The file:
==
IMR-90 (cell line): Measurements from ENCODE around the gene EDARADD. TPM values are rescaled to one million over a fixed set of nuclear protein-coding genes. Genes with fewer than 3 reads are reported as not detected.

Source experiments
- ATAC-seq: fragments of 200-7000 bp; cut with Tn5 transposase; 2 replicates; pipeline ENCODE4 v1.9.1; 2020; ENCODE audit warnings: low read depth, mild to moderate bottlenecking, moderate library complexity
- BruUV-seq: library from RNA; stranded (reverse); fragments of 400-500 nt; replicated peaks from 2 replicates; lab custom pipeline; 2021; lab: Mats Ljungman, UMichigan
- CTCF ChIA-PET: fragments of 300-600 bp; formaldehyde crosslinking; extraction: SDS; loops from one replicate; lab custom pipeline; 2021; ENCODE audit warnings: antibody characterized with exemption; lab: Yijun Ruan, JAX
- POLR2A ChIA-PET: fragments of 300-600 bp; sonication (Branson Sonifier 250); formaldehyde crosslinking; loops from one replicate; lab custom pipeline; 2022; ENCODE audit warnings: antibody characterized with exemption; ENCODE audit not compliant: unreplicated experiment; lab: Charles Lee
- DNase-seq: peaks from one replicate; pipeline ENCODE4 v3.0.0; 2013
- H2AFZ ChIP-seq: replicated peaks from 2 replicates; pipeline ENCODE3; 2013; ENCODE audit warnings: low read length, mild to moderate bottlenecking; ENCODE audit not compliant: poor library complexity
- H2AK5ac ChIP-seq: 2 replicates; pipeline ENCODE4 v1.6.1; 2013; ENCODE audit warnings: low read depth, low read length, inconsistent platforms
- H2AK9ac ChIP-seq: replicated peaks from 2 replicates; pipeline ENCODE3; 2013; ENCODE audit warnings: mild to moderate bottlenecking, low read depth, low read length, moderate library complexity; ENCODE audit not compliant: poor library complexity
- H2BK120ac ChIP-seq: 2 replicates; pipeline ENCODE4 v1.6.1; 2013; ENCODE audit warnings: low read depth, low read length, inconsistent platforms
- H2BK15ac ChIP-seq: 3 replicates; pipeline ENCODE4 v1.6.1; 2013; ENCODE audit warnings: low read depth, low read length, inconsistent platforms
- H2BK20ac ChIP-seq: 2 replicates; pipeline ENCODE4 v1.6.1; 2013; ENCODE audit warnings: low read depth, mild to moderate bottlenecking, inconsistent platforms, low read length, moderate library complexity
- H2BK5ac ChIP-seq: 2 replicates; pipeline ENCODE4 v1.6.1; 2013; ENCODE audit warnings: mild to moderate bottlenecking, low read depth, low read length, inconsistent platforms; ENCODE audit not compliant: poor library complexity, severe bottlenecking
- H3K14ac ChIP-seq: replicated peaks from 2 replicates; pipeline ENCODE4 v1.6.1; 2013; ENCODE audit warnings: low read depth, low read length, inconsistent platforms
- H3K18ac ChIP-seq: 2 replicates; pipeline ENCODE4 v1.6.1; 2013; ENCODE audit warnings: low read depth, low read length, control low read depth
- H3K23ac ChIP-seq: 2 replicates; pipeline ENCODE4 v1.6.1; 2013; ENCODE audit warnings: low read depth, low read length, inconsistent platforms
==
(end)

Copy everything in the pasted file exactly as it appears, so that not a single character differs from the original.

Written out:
IMR-90 (cell line): Measurements from ENCODE around the gene EDARADD. TPM values are rescaled to one million over a fixed set of nuclear protein-coding genes. Genes with fewer than 3 reads are reported as not detected.

Source experiments
- ATAC-seq: fragments of 200-7000 bp; cut with Tn5 transposase; 2 replicates; pipeline ENCODE4 v1.9.1; 2020; ENCODE audit warnings: low read depth, mild to moderate bottlenecking, moderate library complexity
- BruUV-seq: library from RNA; stranded (reverse); fragments of 400-500 nt; replicated peaks from 2 replicates; lab custom pipeline; 2021; lab: Mats Ljungman, UMichigan
- CTCF ChIA-PET: fragments of 300-600 bp; formaldehyde crosslinking; extraction: SDS; loops from one replicate; lab custom pipeline; 2021; ENCODE audit warnings: antibody characterized with exemption; lab: Yijun Ruan, JAX
- POLR2A ChIA-PET: fragments of 300-600 bp; sonication (Branson Sonifier 250); formaldehyde crosslinking; loops from one replicate; lab custom pipeline; 2022; ENCODE audit warnings: antibody characterized with exemption; ENCODE audit not compliant: unreplicated experiment; lab: Charles Lee
- DNase-seq: peaks from one replicate; pipeline ENCODE4 v3.0.0; 2013
- H2AFZ ChIP-seq: replicated peaks from 2 replicates; pipeline ENCODE3; 2013; ENCODE audit warnings: low read length, mild to moderate bottlenecking; ENCODE audit not compliant: poor library complexity
- H2AK5ac ChIP-seq: 2 replicates; pipeline ENCODE4 v1.6.1; 2013; ENCODE audit warnings: low read depth, low read length, inconsistent platforms
- H2AK9ac ChIP-seq: replicated peaks from 2 replicates; pipeline ENCODE3; 2013; ENCODE audit warnings: mild to moderate bottlenecking, low read depth, low read length, moderate library complexity; ENCODE audit not compliant: poor library complexity
- H2BK120ac ChIP-seq: 2 replicates; pipeline ENCODE4 v1.6.1; 2013; ENCODE audit warnings: low read depth, low read length, inconsistent platforms
- H2BK15ac ChIP-seq: 3 replicates; pipeline ENCODE4 v1.6.1; 2013; ENCODE audit warnings: low read depth, low read length, inconsistent platforms
- H2BK20ac ChIP-seq: 2 replicates; pipeline ENCODE4 v1.6.1; 2013; ENCODE audit warnings: low read depth, mild to moderate bottlenecking, inconsistent platforms, low read length, moderate library complexity
- H2BK5ac ChIP-seq: 2 replicates; pipeline ENCODE4 v1.6.1; 2013; ENCODE audit warnings: mild to moderate bottlenecking, low read depth, low read length, inconsistent platforms; ENCODE audit not compliant: poor library complexity, severe bottlenecking
- H3K14ac ChIP-seq: replicated peaks from 2 replicates; pipeline ENCODE4 v1.6.1; 2013; ENCODE audit warnings: low read depth, low read length, inconsistent platforms
- H3K18ac ChIP-seq: 2 replicates; pipeline ENCODE4 v1.6.1; 2013; ENCODE audit warnings: low read depth, low read length, control low read depth
- H3K23ac ChIP-seq: 2 replicates; pipeline ENCODE4 v1.6.1; 2013; ENCODE audit warnings: low read depth, low read length, inconsistent platforms